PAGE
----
Ellen McGirt | Essays

Navigating the fraught new reality of DEI

Supreme Court
Credit: photo collage using photo by Claire Anderson.

Now, more than ever, we need to find our people.

I was reminded of how important that is when I joined an all-star panel to discuss the future of corporate DEI efforts in the wake of the Supreme Court decision on affirmative action in education in an online session co-hosted by PolicyLink and the Aspen Institute Business & Society Program. (More on the latter, here.)

We started by discussing how little has actually changed.

“When the decision came down — banning the use of race in college admissions — we began trying to figure out what this means for corporations,” says Lisa Fairfax, presidential professor and legal scholar at the University of Pennsylvania. “And on the one hand … the short answer was, nothing. In fact, the chair of the EEOC issued a statement right after the opinion saying it remains lawful for you to continue to implement and engage in your DEI programming.”

And contrary to the headlines, this work remains popular, says Megan Hogan, global head of talent and chief diversity officer at Goldman Sachs.

She ticked through a list of all the things that continue to make diversity a key business imperative: Are you interested in investing in the talent you have? Reducing turnover? Finding the next generation of talent with the energy and ideas to innovate? Finding talent that looks like your customers?

“If all the answers to that are ‘yes,’ you still need to be focused on equitable, diverse, and inclusive practices at your organization, right?” she says. “None of that has changed … for me personally, and I know for a lot of my peers across financial services, we still have many clients, institutional clients, individual clients, high-net-worth clients … continue to focus and demand, quite frankly, that we share information and are transparent about our steadfast commitment to DEI.”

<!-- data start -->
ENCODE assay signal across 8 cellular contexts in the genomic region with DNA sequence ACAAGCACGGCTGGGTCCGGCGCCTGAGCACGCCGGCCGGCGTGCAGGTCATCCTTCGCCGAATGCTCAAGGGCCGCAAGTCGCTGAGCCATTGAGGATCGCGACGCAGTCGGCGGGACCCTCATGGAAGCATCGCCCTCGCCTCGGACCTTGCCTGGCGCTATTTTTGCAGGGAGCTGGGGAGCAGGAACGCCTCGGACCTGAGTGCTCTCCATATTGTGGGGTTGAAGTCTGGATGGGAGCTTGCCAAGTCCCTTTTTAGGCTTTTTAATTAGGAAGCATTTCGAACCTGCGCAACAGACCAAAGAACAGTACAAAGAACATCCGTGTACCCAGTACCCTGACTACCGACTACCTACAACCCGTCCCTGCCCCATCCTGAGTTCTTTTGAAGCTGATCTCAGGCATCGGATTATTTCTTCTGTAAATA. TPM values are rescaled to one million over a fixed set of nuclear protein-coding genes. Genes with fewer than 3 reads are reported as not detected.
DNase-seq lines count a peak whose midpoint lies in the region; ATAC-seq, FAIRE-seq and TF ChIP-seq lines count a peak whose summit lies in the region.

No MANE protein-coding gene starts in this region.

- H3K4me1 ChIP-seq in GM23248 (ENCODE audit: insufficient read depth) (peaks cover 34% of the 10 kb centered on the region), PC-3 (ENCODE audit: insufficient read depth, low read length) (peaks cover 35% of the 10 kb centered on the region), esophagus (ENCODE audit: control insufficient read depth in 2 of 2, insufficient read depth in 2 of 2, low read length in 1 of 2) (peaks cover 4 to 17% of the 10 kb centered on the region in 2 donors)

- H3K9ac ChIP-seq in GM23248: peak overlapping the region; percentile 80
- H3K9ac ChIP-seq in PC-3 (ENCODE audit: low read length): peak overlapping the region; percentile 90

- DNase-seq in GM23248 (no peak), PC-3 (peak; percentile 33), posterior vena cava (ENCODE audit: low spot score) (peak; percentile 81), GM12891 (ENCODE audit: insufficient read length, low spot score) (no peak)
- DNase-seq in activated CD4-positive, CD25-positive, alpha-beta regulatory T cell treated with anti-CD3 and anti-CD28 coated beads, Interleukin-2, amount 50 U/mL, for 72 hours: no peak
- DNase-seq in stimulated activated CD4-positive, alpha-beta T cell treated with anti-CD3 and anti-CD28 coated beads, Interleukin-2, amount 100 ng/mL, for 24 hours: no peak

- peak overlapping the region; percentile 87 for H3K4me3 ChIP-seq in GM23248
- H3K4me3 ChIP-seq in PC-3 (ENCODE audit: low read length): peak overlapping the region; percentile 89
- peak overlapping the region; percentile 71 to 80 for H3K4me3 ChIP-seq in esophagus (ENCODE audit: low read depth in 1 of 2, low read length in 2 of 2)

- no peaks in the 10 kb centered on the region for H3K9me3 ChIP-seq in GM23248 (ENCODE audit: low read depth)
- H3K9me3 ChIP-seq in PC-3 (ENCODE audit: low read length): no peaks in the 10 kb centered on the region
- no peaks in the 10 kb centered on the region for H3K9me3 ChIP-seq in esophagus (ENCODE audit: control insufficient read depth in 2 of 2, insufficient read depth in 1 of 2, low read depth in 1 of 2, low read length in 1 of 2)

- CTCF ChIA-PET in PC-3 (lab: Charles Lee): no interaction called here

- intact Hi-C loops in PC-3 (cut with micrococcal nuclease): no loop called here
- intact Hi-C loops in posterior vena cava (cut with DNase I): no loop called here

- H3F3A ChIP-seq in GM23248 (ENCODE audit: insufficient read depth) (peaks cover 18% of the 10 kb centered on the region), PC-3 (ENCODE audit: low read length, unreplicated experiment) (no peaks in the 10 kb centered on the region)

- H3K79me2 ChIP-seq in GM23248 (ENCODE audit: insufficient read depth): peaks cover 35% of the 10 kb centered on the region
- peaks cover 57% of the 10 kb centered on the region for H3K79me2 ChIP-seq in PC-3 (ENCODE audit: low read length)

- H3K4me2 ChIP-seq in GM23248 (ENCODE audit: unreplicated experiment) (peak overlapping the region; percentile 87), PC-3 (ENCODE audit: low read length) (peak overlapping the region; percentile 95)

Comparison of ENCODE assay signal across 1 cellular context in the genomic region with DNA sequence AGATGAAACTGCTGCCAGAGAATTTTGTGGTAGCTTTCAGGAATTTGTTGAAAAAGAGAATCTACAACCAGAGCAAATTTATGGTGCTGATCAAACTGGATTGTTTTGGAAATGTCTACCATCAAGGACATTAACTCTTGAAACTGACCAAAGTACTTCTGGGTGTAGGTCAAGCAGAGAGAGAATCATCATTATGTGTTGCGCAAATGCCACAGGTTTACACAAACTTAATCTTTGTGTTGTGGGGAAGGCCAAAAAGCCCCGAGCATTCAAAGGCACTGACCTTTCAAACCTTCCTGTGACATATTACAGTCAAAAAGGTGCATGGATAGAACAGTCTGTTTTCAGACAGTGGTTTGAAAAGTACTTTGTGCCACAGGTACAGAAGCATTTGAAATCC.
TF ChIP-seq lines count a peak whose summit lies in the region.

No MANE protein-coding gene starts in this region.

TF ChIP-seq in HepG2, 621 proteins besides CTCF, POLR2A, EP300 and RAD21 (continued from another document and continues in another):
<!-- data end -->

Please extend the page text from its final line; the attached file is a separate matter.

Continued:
And while it’s tempting to talk about what we may be losing, we’ve been here before, says Dr. Asif Sadiq, chief diversity, equity, and inclusion officer for Warner Bros. Discovery. “If you look at the DEI space over the last 20, 25 years, there have been waves and challenges.”

Even with the rise of right-wing rhetoric, the work is continuing. But to assuage the anxieties of this strange era, Sadiq says it’s time to ask a very basic question: Why do you do this work?

The moral case is clear, and the business case is clear. But people often are not.

“It’s really important that you build your own narrative and communicate that [case] to people so they understand why you’re doing things,” he explains. Even if they disagree, “people will appreciate you being authentic and genuine and reaching out to them and communicating with them.”

The audience made his point.

More than 1,100 people signed up for the panel, and more than half showed up in person and fueled the conversation with a steady stream of questions and comments.

Some were specific pleas for guidance. Others asked important questions about the ground that inclusion work had failed to cover in the past few years — the differentiated and under-explored experiences of AAPI and Latinx talent, as one example. Others asked questions about the need for more robust faith-based inclusion, particularly addressing anti-Semitism.

And many were concerned that the window to engage potential white and majority-culture allies was closing, perhaps for good.

Their questions were enough to keep this columnist busy for months, and I thank them all. (And thank you, too, Deepa Purushothaman, for your thoughtful moderation.)

But it was also a reminder to everyone that, no matter how big the challenge may feel, there is no more important act of inclusion than convening and sharing with your people.

“It just feels so good to hear people say these things out loud,” one participant told me later. “It just feels so good to know I’m not alone.”

 

>A version of this essay was originally published in the Equity Observer email newsletter. Catch up on past issues here. Sign up for insightful commentary, breaking news, and community shout-outs delivered twice weekly. Find your people.

Posted in: Inclusion




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